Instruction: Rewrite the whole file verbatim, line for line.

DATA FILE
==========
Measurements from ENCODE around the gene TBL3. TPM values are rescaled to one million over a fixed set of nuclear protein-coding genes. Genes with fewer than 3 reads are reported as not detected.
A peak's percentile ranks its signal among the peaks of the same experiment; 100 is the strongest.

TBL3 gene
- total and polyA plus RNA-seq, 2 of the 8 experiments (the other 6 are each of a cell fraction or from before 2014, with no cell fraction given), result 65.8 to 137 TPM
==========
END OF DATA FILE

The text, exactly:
Measurements from ENCODE around the gene TBL3. TPM values are rescaled to one million over a fixed set of nuclear protein-coding genes. Genes with fewer than 3 reads are reported as not detected.
A peak's percentile ranks its signal among the peaks of the same experiment; 100 is the strongest.

TBL3 gene
- total and polyA plus RNA-seq, 2 of the 8 experiments (the other 6 are each of a cell fraction or from before 2014, with no cell fraction given), result 65.8 to 137 TPM